(1991) Nirvana – Nevermind: Anniversary Special


It’s ironic that lately a lot of articles have been talking about NIRVANA‘s iconic “Nevermind” lately, rather than celebrating its anniversary or spending time to appreciate the music. The novelty now is that the iconic baby on the record’s album cover is suing the legendary grunge act for child pornography. The timing couldn’t have been worse, considering the album is now celebrating its 30th anniversary on September 24th, 2021.

In their short time of existence, NIRVANA only released three studio albums, of which “Nevermind” is perhaps the most iconic; the one that everyone knows! The album opens with the band’s most iconic song, “Smells Like Teen Spirit.” Writing something about the song doesn’t quite do it justice, since even now, it’s a song that always pops up in lists of the best rock songs of our time. Additionally, it’s a kickass track to open the album with: energetic, aggressive, and straightforward. Moving on, “In Bloom” shows who NIRVANA really are. In the verses, there’s a very simple melody that is accompanied by a soothing bass and drums, while the chorus comes in full force.

The album’s second single, “Come As You Are,” is one of those guitar riffs that many starting guitarists around the world start their careers with. I think the simplicity surrounding many of their riffs and tracks is the key to NIRVANA‘s success. Most of their songs are fairly simple on many levels, but many of their simplest riffs/lyrics/melodies are definite hooks, which is why the songs are so easy and fun to sing along to. The album takes a different view with “Breed,” a more groovy track that has some elements of rock ‘n’ roll implanted alongside Cobain‘s incredible vocals. This may not be their most popular song, but it’s surely one of my favorites.

After the intensity of “Breed,” NIRVANA winds down with the enigmatic “Lithium.” Here, the minimal verses work together very well with the incredibly powerful chorus that just consists of “yeah yeah yeah”; a recipe for success, as it is easy to remember and easy to shout. “Polly” is yet another versatile song, an acoustic track that, if not for its lyrics, you’d expect would be more at home on a R.E.M. album due to its poppy nature. Interestingly enough, for a track that is so poppy and beautiful, the lyrics are grim – Cobain wrote “Polly” about an incident in Tacoma, Washington, involving the abduction and rape of a 14-year-old girl in August 1987. Somehow the song stands out on an album that mostly involves loudness with mainly distorted guitars.

“Territorial Pissings” was recorded right into the mixing deck during the album’s sessions and encompasses a two-and-a-half-minute punk attitude, where Cobain expresses his inability to relate to most other males. Hating macho man stereotypes, the track is a reference to how some masculine animals urinate to mark their territory. The beginning features Krist Novoselic singing part of the 1967 “Get Together” by THE YOUNGBLOODS. Are you surprised that it’s perhaps the angriest track on the album?

One of the many highlights on “Nevermind” is perhaps “Drain Me.” It opens with Cobain strumming an electric guitar pattern, before loud distortion and pounding drums kick in. The track has a somewhat poppy sound, yet it still is as heavy as NIRVANA songs usually come by. “Lounge Act” has always felt really different to me for some reason, even though it touches on the same usual themes that Cobain often wrote about. The track starts with a goofy bass intro, which is where the title also comes from, as NIRVANA thought that the bass intro sounded like something a cheesy lounge band would use.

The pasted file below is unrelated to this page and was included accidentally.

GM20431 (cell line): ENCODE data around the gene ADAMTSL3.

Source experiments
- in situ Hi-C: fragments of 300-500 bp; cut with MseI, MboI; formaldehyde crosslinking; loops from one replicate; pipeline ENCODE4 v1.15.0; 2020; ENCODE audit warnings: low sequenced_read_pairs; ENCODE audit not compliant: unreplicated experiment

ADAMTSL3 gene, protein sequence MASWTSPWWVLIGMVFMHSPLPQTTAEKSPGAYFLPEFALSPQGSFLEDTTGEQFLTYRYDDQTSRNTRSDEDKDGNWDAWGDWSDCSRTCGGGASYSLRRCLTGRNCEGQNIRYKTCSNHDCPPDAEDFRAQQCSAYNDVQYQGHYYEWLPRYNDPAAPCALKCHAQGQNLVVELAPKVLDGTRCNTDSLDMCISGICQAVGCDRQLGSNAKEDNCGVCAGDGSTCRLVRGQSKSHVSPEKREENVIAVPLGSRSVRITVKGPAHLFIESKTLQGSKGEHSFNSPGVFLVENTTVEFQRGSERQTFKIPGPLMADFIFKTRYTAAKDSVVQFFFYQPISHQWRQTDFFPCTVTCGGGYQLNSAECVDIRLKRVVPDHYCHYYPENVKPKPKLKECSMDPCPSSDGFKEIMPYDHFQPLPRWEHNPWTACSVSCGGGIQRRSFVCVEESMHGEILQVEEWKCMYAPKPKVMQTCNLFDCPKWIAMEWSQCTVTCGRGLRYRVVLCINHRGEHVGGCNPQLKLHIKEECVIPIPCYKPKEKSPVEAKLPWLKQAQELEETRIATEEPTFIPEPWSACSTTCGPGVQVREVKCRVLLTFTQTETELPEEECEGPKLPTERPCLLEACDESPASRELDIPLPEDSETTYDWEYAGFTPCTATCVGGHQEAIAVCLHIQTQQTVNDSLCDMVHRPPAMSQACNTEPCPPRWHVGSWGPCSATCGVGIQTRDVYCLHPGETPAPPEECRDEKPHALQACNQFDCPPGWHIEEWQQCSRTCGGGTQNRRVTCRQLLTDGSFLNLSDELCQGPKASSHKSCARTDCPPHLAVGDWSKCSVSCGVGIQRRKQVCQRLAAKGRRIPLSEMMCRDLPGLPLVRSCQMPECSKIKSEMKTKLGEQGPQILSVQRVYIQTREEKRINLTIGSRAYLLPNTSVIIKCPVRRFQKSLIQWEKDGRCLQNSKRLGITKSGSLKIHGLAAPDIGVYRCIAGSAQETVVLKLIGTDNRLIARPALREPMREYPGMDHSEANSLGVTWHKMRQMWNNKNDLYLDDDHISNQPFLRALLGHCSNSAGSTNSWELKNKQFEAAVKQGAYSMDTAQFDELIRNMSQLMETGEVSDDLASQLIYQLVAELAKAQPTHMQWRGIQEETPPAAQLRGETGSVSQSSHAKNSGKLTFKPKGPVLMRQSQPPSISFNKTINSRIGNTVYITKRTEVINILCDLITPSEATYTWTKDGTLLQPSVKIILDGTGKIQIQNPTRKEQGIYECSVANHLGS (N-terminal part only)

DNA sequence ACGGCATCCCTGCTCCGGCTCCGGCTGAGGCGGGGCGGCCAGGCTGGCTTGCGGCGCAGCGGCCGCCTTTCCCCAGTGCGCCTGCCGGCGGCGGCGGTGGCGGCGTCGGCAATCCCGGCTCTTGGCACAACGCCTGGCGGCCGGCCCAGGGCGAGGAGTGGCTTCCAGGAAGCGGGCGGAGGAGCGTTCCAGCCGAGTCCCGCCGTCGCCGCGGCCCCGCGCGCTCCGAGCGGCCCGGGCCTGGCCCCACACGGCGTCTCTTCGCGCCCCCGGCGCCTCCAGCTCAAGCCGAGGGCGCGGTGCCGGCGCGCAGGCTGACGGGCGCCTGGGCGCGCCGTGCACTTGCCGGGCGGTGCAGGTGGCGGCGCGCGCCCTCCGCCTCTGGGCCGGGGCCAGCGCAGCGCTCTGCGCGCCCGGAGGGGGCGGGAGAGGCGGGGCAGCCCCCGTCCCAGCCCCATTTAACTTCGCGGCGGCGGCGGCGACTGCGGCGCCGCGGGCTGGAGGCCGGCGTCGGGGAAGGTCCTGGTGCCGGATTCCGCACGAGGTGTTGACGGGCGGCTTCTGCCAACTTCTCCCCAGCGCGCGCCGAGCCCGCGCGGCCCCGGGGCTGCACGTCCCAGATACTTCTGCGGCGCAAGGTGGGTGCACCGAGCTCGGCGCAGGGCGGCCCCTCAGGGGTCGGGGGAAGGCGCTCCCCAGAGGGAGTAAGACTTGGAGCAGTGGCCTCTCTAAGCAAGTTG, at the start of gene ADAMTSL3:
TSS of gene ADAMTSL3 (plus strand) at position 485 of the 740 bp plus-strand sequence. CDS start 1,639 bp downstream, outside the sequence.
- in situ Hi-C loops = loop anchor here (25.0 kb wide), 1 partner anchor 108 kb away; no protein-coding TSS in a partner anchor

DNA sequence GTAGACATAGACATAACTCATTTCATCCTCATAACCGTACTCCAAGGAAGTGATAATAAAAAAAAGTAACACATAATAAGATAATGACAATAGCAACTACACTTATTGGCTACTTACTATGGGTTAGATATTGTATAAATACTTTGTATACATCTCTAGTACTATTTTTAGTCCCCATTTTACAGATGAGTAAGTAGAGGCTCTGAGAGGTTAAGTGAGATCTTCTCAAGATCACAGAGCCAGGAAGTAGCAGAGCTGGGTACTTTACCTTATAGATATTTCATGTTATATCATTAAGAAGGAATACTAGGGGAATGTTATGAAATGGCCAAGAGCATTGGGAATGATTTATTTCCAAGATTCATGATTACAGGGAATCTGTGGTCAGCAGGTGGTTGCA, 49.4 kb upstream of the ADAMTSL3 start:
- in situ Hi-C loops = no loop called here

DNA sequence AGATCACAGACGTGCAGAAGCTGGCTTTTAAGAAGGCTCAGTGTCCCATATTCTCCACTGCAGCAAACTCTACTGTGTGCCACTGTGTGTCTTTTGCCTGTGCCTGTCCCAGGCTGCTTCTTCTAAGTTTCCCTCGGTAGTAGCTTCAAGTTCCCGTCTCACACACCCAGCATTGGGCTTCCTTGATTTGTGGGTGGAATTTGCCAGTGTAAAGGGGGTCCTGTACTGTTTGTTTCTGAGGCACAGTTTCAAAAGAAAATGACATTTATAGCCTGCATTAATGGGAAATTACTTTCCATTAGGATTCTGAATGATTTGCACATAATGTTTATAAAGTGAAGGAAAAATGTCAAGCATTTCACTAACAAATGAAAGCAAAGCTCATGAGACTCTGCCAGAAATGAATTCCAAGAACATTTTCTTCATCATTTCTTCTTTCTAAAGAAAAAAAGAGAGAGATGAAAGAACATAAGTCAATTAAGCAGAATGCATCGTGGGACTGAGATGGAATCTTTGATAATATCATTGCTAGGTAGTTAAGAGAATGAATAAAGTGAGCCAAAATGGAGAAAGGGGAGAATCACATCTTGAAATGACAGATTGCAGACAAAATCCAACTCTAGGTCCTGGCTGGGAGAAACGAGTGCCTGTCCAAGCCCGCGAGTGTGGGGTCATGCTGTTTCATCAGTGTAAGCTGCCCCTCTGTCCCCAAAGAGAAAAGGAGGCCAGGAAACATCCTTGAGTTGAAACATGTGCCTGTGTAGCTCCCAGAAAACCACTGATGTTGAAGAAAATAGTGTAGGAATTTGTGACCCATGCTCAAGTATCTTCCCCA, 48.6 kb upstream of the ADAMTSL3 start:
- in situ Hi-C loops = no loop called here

We’re going back to the punk stratospheres with “Stay Away.” This song perhaps contains my favorite bass lines on this record, which elevate the track to the next level. “On a Plain” is incredibly catchy, where the vocals feel again a little bit poppy, but make no mistake, it still contains distorted guitars. One of NIRVANA‘s songs that always makes me tear up is “Something in the Way.” This specific song reminds me of the time I had with someone special, not long after that the relationship disappeared into thin air. This song is a statement that NIRVANA‘s tender moments are just as powerful as the hard and heavy tracks they often incorporated in every album. In reality, for most listeners, this is where the album ends, if not being for the hidden track “Endless, Nameless.” Can we all agree that hidden tracks were an art form that, unfortunately due to the digitalization of music, has disappeared from the world? Perhaps this is the most aggressive NIRVANA track in existence, with speakers being blown out by bass guitars, wild jamming together, and it even sounds like Cobain attempted some growling. In the end, he also smashes his guitar in the studio. If that is not a fitting ending to the rock album of the century, then I don’t know what is!

There are very few albums in existence that are perfect from start to finish. Nowadays, albums contain a couple of great songs, but then are filled up with songs that are okay and enjoyable, but don’t stand out that much. “Nevermind” is an excellent album from start to finish containing a lot of NIRVANA‘s most popular tracks and even the songs that are, perhaps, lesser-known to the wider public are still stellar. Out of their three studio albums, “Nevermind” forms not only the centerpiece but also the main attraction of their way-too-short career.

Written by Laureline Tilkin


  1. Smells Like Teen Spirit
  2. In Bloom
  3. Come As You Are
  4. Breed
  5. Lithium
  6. Polly
  7. Territorial Pissings
  8. Drain Me
  9. Lounge Act
  10. Stay Away
  11. On a Plain
  12. Something in the Way
  13. Endless, Nameless


Kurt Cobain – vocals/guitars
Dave Grohl – drums
Krist Novoselic – bass


DGC Records